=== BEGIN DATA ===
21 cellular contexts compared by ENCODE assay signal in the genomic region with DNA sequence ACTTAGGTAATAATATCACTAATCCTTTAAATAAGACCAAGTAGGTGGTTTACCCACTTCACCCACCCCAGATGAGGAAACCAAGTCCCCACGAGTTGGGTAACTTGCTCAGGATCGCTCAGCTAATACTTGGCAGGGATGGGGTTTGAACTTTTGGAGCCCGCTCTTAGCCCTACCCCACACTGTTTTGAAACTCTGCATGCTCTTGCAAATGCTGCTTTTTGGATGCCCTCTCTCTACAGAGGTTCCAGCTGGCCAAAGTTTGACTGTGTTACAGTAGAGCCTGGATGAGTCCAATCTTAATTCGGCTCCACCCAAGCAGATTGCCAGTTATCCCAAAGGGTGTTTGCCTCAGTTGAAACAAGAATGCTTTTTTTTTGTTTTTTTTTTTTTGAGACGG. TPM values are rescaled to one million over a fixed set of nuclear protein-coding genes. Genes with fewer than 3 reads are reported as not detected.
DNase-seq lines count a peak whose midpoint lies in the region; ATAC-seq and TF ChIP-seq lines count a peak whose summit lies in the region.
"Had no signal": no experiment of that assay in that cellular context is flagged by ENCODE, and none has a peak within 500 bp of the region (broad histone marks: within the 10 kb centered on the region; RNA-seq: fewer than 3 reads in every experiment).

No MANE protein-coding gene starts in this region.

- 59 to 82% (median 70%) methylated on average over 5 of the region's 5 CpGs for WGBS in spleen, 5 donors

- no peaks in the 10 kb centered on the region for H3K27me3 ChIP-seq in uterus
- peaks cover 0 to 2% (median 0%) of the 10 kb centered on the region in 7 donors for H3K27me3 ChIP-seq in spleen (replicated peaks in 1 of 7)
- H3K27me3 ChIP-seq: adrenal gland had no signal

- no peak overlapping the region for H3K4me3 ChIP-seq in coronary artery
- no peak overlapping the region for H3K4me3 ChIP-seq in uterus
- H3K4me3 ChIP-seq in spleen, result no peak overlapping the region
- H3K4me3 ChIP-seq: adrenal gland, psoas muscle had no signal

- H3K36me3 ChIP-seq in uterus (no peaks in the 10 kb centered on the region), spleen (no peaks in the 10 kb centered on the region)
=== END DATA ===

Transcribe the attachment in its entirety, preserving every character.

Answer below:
21 cellular contexts compared by ENCODE assay signal in the genomic region with DNA sequence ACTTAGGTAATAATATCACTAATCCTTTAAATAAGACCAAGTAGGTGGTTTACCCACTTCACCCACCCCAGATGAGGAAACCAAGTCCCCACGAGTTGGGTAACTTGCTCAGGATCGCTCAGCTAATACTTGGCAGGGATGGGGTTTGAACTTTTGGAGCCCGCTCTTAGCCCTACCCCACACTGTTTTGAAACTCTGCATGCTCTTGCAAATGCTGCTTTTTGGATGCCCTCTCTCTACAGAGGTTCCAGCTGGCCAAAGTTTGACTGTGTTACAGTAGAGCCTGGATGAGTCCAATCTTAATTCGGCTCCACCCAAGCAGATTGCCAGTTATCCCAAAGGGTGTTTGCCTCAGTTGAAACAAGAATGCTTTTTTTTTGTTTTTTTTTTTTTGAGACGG. TPM values are rescaled to one million over a fixed set of nuclear protein-coding genes. Genes with fewer than 3 reads are reported as not detected.
DNase-seq lines count a peak whose midpoint lies in the region; ATAC-seq and TF ChIP-seq lines count a peak whose summit lies in the region.
"Had no signal": no experiment of that assay in that cellular context is flagged by ENCODE, and none has a peak within 500 bp of the region (broad histone marks: within the 10 kb centered on the region; RNA-seq: fewer than 3 reads in every experiment).

No MANE protein-coding gene starts in this region.

- 59 to 82% (median 70%) methylated on average over 5 of the region's 5 CpGs for WGBS in spleen, 5 donors

- no peaks in the 10 kb centered on the region for H3K27me3 ChIP-seq in uterus
- peaks cover 0 to 2% (median 0%) of the 10 kb centered on the region in 7 donors for H3K27me3 ChIP-seq in spleen (replicated peaks in 1 of 7)
- H3K27me3 ChIP-seq: adrenal gland had no signal

- no peak overlapping the region for H3K4me3 ChIP-seq in coronary artery
- no peak overlapping the region for H3K4me3 ChIP-seq in uterus
- H3K4me3 ChIP-seq in spleen, result no peak overlapping the region
- H3K4me3 ChIP-seq: adrenal gland, psoas muscle had no signal

- H3K36me3 ChIP-seq in uterus (no peaks in the 10 kb centered on the region), spleen (no peaks in the 10 kb centered on the region)